It's been 12 years since the release Scott McCloud's eye-opening bible on sequential art, Understanding Comics, and 6 since his follow up, Reinventing Comics. Since its release, Understanding Comics had achieved much acclaim for helping bring understanding to the comic world. Not so much for people who are already creating comics, but more as an argument for comics as an art form, directed towards people maybe unfamiliar with the subject. McCloud was able to put into simple terms how comics work, why they work, and why they should be regarded as more than just kiddy funny papers. He writes in a style instantly relatable to people, he is an explainer in the highest sense of the word. The ultimate teacher. In Making Comics, McCloud is able to express exactly what you need to know in order to make a comic work. Hit the jump for my full review, and to find out why not only is this an essential book for any aspiring (or currently successful) comic artist's collection, but an essential book for the art form as a whole.
I remember getting my first library card and running to the art section of my local book repository. Something jumped out at me right away: a well-worn copy of How To Draw Comics The Marvel Way. Being a young human of the male persuasion, of course I wanted to know how to draw comics, because I was obsessed with 'em. From this meaty tome, I learned basic anatomy, how to draw eyebrows for a lady and how to draw eyebrows for a man. I learned how to sketch out 3d shapes for action poses, everything I needed to know to draw EXACTLY like Jack Kirby in the 60's and 70's (yay?). I found a lot of books on the subject of drawing comic and cartoon art, but none of them actually covered the subject of making your own comics. They tended to be instructional only in regards to artistic technique and tracing existing characters. In this they were quite narrow. They left a huge chunk of information out! If anything, they just trained a generation of notebook doodlers, left to their own devices if they wanted to make anything of themselves as comic artists.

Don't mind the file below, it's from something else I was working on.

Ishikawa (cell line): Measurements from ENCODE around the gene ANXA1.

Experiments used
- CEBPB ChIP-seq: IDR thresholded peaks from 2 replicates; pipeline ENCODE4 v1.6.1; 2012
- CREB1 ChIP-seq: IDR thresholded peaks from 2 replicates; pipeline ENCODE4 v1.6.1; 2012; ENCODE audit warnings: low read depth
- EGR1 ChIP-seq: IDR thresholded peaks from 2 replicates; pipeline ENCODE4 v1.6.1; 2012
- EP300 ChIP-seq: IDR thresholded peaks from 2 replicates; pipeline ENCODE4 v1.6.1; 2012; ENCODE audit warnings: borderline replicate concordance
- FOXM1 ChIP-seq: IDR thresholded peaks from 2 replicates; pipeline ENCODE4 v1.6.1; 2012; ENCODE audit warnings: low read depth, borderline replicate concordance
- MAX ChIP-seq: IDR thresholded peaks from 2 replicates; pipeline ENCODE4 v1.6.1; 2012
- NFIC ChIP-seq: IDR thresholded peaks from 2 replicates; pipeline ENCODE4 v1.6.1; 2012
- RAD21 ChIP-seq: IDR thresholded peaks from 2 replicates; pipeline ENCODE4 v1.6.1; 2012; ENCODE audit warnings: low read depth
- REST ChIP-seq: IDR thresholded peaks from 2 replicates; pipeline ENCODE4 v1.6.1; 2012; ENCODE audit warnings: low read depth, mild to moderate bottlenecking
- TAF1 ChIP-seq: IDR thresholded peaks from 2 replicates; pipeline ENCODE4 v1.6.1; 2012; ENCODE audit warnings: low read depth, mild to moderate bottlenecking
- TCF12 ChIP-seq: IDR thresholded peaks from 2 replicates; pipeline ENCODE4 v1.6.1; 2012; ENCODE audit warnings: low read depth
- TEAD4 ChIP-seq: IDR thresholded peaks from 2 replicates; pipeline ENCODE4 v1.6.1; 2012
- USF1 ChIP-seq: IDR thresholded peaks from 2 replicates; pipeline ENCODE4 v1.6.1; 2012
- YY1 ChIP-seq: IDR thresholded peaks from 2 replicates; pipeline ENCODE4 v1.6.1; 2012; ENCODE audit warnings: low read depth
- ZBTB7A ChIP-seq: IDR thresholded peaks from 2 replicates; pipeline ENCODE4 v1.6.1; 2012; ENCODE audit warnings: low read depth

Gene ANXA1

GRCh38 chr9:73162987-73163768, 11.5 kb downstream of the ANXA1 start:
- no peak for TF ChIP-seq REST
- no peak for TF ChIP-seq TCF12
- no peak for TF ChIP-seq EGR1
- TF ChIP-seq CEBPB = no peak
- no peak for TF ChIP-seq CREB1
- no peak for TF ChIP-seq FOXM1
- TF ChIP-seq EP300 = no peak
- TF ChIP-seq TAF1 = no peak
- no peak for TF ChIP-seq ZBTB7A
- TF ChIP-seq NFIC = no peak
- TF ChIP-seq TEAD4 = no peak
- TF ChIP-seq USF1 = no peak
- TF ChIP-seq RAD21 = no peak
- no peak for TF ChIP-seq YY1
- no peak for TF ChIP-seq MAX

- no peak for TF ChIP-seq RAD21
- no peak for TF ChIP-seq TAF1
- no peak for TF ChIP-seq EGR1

McCloud fills in all the gaps with Making Comics, explaining to you the ingredients that make up composition, writing and more - all in an actual comic book. He illustrates his ideas by illustrating his ideas. You absorb this arcane knowledge with ease because not only are you reading about it, but you are looking at it in progress.
In the same way that, say, Alton Brown doesn't just show you a recipe on Good Eats, he shows you why things cook, Scott McCloud shows you how to make a great comic. He gives you all the ingredients, the background, the reasons why things are important. He doesn't shove a step by step process on how to draw a face at you, he shows you different emotions, and how those emotions can best be illustrated, and which emotions combine to form other emotions. He talks about using pauses, margins, different styles of writing in conjunction with different styles of art. He gives you all the tools you need in an incredibly unique way.
It's amazing that few people have touched on this subject. McCloud has touched on something incredibly useful to today's webcomic infested world. He has created a manual for being a better artist. His chapters are detailed and annotated, and it's such an easy read you'll never suspect you were basically reading a textbook.
What strikes me about the book is how much McCloud has grown as an artist and writer. The little jokes he inserts are funnier, his style is more refined, and you can really tell that writing this book was a learning experience for him, as well.
If you are at all interested in comics as a medium, or you are a comic artist yourself, you should pick up Making Comics. It is easy enough to pick up and read for beginners, while still having enough meaty information and insight to satisfy even the most jaded of successful comic artists. I learned a lot from it, and I think that you stand to learn a lot too.